Results
Revealed both CHX and green tea mouth rinses showed a statistically significant fall in the colony counts of S. mutans and Lactobacilli spp. (P < 0.001 and <0.001), while in the third group not statistically significant (P = 0.003 and 0.183) for S. mutans and Lactobacilli spp., respectively). When the antimicrobial efficacy of CHX and green tea was evaluated against both S. mutans and Lactobacillus spp., no statistically significant difference was found (P = 0.462 and 0.824, respectively).

Keywords: cariogenic bacteria, early childhood caries, green tea, herbal mouth reins


How to cite this article:
Moness Ali AM, Ahmed WH, Abd El-Baky RM, Amer ME. Antibacterial efficacy of green tea mouth rinse in children with early childhood caries. Tanta Dent J 2019;16:6-11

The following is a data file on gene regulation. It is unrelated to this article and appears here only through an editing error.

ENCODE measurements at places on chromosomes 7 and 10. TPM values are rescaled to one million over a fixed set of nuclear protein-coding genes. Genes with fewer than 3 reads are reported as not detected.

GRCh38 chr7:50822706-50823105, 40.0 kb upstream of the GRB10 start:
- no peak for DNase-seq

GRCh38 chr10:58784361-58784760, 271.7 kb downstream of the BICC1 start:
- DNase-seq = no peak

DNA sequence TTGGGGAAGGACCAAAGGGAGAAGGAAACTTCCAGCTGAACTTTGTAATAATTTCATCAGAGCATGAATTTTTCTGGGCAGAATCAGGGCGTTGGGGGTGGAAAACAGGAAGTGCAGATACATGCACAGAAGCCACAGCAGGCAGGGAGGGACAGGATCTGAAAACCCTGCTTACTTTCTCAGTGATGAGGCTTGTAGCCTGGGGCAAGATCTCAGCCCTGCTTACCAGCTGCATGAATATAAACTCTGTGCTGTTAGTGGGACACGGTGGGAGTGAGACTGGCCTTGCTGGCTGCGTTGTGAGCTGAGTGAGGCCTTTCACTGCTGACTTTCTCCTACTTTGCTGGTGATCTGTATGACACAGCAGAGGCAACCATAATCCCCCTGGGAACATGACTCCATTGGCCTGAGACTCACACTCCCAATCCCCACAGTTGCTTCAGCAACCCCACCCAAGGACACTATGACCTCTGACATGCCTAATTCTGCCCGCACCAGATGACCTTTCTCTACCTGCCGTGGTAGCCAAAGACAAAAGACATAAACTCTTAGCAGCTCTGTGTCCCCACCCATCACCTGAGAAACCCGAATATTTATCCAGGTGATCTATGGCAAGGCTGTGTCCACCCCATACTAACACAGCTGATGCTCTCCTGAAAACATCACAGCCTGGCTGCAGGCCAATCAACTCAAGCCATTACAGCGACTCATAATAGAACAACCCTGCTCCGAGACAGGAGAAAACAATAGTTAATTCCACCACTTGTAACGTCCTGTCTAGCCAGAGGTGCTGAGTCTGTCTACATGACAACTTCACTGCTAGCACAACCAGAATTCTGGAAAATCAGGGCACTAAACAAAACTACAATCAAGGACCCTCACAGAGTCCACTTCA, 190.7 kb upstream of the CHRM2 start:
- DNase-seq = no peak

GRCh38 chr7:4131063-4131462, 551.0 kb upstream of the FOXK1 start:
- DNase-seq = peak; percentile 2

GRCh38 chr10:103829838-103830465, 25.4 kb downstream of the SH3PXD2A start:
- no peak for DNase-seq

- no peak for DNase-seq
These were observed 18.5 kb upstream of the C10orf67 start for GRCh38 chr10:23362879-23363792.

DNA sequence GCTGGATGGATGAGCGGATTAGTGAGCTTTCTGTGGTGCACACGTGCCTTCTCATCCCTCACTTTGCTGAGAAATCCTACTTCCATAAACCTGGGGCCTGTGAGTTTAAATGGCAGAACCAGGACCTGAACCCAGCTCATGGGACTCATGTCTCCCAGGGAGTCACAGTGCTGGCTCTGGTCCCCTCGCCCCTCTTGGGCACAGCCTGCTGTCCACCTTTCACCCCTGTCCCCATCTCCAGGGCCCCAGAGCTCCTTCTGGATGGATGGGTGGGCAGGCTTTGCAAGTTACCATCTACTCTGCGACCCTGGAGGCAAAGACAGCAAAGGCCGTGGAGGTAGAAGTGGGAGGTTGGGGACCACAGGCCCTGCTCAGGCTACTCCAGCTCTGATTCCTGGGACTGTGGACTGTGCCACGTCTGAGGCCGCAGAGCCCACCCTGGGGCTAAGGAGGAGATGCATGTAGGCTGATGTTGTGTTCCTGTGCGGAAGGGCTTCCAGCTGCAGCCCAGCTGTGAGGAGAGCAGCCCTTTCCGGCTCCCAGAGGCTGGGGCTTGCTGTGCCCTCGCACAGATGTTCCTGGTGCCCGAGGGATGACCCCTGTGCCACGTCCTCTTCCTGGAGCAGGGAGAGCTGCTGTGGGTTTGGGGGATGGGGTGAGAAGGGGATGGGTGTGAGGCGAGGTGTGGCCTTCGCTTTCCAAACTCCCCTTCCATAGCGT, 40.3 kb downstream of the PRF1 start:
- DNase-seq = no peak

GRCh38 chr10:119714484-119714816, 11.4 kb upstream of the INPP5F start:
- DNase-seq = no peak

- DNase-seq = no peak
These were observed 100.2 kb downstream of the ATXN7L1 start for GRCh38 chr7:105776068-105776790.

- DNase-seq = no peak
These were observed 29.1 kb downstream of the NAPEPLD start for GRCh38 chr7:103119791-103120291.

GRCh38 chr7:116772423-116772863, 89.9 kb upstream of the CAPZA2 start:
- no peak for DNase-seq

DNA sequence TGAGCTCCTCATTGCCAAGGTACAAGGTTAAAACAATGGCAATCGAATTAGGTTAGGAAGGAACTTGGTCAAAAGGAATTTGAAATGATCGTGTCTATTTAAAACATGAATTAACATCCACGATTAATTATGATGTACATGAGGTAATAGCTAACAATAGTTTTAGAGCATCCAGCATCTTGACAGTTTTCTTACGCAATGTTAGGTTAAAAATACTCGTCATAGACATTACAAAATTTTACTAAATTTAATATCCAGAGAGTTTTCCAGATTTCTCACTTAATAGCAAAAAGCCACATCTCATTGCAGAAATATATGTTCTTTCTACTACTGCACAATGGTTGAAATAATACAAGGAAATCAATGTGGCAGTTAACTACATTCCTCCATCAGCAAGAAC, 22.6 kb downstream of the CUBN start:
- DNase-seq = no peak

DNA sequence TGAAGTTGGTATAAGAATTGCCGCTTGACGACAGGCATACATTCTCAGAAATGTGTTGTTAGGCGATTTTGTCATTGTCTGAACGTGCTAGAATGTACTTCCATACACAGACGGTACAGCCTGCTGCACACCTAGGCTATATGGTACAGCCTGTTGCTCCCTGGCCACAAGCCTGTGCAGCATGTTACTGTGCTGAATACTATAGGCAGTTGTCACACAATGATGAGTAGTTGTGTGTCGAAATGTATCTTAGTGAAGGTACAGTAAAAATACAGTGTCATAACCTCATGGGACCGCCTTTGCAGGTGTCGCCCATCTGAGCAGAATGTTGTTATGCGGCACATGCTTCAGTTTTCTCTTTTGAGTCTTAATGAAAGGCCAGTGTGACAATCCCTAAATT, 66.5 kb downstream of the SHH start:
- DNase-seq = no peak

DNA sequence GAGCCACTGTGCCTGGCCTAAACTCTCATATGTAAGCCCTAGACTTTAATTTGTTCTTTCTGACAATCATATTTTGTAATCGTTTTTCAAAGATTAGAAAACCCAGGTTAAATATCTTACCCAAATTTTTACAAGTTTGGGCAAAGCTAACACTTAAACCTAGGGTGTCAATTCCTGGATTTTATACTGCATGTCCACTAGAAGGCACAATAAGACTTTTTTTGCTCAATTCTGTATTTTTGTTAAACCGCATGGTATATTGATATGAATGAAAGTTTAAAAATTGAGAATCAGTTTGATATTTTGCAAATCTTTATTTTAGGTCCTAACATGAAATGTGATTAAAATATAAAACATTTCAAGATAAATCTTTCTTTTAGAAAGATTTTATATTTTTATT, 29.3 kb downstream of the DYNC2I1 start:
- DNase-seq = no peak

How to cite this URL:
Moness Ali AM, Ahmed WH, Abd El-Baky RM, Amer ME. Antibacterial efficacy of green tea mouth rinse in children with early childhood caries. Tanta Dent J [serial online] 2019 [cited 2021 Dec 7];16:6-11. Available from: http://www.tmj.eg.net/text.asp?2019/16/1/6/260280


  Introduction Top


Early childhood caries (ECC) is one of the most infectious disease affecting children worldwide. It takes place due to imbalance between the host's oral immunity and oral microflora. This discrepancy is created by the emergence of cariogenic microorganisms in dental biofilm[1]. Moreover, poor oral hygiene and/or inadequate dental plaque control lead to the rapid progression of ECC[2].